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Litigation: The Gavel
A New Strategy for Judicial Election Reform
By Peter Hardin
Two legal scholars, saying that “judicial elections are here to stay,” are laying out a case for incremental rather than sweeping reform.
Incremental change offers a more realistic option for reform in an era when state courts have been inundated with campaign cash and voters nonetheless have consistently rejected proposals to eliminate judicial elections and switch to appointive systems, the authors suggest. Specifically, they urged a new legal strategy to impose limits on spending in judicial elections.
Erwin Chemerinsky (photo), dean of the law school at the University of California, Irvine, and James J. Sample, an associate professor of law at Hofstra University, give their analysis in a New York Times op-ed that is headlined, “You Get the Judges You Pay For.” Chemerinsky, a preeminent expert in constitutional law, is author of seven books, including “The Conservative Assault on the Constitution.”
Before suggesting reforms, the scholars point to both history and the jurisprudence. They also highlight polls showing that more than seven of 10 voters “believe campaign cash influences judicial decisions,” and that almost half of state court judges agree.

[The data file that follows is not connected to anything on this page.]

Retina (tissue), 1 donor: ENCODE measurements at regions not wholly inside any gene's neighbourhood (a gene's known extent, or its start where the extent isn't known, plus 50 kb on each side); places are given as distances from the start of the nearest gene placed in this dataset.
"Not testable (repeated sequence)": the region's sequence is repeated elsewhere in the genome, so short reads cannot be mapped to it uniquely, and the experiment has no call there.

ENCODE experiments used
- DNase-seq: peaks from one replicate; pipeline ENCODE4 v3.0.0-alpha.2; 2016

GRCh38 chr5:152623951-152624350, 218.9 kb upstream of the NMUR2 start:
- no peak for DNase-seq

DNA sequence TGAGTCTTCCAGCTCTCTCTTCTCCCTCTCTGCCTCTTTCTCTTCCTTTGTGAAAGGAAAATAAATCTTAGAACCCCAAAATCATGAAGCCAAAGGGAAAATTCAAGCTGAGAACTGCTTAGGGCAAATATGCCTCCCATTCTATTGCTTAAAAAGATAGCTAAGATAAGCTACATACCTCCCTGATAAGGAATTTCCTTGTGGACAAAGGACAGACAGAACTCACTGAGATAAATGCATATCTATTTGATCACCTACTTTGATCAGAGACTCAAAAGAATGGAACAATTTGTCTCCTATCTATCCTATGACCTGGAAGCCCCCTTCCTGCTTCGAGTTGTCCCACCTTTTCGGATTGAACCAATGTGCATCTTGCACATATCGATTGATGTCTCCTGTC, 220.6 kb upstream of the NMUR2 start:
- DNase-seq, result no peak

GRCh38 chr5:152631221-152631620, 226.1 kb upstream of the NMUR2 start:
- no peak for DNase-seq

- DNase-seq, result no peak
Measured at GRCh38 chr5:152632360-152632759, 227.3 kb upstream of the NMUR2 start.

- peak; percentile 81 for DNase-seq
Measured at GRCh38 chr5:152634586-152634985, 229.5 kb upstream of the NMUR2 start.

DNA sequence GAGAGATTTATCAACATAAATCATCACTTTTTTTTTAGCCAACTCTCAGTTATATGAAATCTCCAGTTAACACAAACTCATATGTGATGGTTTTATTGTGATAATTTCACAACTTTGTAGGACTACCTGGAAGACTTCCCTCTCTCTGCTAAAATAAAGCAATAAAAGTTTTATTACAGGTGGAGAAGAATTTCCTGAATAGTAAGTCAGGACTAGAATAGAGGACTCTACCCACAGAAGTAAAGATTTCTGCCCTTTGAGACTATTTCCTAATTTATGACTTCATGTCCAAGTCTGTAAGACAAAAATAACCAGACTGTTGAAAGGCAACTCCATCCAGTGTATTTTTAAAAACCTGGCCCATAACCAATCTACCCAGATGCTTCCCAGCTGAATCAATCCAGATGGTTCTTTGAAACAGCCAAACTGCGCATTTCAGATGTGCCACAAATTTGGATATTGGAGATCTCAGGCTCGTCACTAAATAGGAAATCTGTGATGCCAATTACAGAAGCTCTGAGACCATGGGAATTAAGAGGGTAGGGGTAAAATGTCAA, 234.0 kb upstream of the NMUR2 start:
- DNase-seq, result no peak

They emphasize skyrocketing campaign funding in state high court elections and the “extraordinary comparative power” of deep-pocketed “super spender” interest groups, documented by a report last year called ?The New Politics of Judicial Elections 2000-2009: Decade of Change.? Its co-authors included Sample and the Justice at Stake Campaign.
The op-ed touches on landmark U.S. Supreme Court rulings in Caperton v. Massey and Citizens United v. FEC, then rolls out the authors’ primary proposal, to impose limits on spending in judicial races: “States with elected judges should restrict how much can be contributed to a candidate for judicial office or even spent to get someone elected.”
Despite Supreme Court precedent barring limits on an individual’s spending to get a legislative or executive candidate elected, the authors suggest a different legal basis could apply to judicial candidates, as “large expenditures to get a candidate elected to the bench undermine both the appearance and reality of impartial justice.” Their hope:
“Thus, the Supreme Court should hold that the compelling interest in ensuring impartial judges is sufficient to permit restrictions on campaign spending that would be unconstitutional for nonjudicial elections.”
Election law scholar Rick Hasen comments in his Election Law blog:
“I have a hard time believing that the current Supreme Court would be open to an argument for spending limits in judicial elections. In Citizens United, Justice at Stake made an excellent pitch in an amicus brief for the Court to leave the constitutionality of spending limits open in judicial elections, especially given Caperton. Justice Kennedy didn’t bite then, even writing an unconvincing attempt to distinguish Caperton in CU, and I’m skeptical about whether he’d ever entertain the argument.”
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